By Nikki Phipps
(Author of The Bulb-o-licious Garden)
Cucumbers are great for pickling, tossing in salads, or eating straight off the vine.
Types of Cucumbers
There are two types of cucumbers: slicing and pickling. Each type comes in several different varieties. The slicing types are long and usually grow to about 6 or 8 inches in length while the pickling types are shorter, reaching around 3 to 4 inches once mature.
There are now many bush or compact varieties of cucumbers available that are ideal for growing in limited space.
Cucumbers can be started indoors in peat pots or small flats and transplanted to the garden a couple weeks thereafter but only when all danger of frost has passed. Before you move them to the garden, however, harden the cucumber plants off in a protected location to lessen any stress that may occur during transplanting. During cool periods, cucumbers can be covered with plant protectors as well.
Where to Plant Cucumbers
Cucumbers like warm, humid weather; loose, organic soil; and plenty of sunlight. They grow well in most regions of the United States and do especially well in the South.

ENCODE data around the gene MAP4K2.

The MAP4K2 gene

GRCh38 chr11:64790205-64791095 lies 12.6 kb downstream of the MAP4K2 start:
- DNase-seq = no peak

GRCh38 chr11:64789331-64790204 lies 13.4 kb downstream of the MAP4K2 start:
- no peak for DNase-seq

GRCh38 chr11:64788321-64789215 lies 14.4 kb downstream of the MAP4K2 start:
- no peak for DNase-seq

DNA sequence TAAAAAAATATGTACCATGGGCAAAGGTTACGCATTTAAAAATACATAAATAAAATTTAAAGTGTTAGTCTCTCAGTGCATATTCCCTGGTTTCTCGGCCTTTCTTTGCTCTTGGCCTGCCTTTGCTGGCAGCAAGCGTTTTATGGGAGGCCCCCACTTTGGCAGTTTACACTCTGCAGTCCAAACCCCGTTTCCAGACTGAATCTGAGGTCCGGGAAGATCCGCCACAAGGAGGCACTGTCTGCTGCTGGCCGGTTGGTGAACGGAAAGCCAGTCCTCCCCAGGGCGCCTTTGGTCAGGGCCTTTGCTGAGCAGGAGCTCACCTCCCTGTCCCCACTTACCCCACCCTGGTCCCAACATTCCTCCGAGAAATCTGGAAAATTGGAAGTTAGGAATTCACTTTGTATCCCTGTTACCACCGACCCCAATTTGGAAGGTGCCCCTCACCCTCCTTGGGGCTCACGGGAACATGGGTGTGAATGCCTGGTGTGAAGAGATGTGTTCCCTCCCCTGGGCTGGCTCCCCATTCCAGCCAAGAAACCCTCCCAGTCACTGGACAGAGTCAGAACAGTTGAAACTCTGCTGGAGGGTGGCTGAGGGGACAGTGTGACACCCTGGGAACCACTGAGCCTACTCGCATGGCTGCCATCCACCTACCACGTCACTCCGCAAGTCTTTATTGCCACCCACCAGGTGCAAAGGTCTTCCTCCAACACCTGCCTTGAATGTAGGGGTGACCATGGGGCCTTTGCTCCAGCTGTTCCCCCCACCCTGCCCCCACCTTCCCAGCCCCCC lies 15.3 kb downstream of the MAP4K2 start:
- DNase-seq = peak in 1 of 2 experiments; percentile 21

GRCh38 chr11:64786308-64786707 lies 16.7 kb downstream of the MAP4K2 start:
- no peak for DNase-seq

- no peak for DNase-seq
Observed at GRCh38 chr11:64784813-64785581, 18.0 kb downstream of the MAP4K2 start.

When planting cucumbers, choose a site that has adequate drainage and fertile soil. Good soil will have plenty of organic matter, such as compost. Adding compost to the soil will help get your cucumbers off to a good start, and applying an organic fertilizer, such as manure, will help give the plants nutrients during growth. When you begin preparing the soil, remove any rocks, sticks or other debris and then mix ample amounts of organic matter and fertilizer into the soil.
Cucumbers may be planted in hills or rows about 1 inch deep and thinned as needed. Since cucumbers are a vine crop, they usually require a lot of space. In large gardens, cucumber vines may spread throughout rows; within smaller gardens, cucumbers may be trained for climbing on a fence or trellis. Training cucumbers on a fence or trellis will reduce space and lift the fruit off the soil. This method also can provide your garden with a neater appearance. The bush or compact varieties are quite suitable for growing in small spaces or even in containers.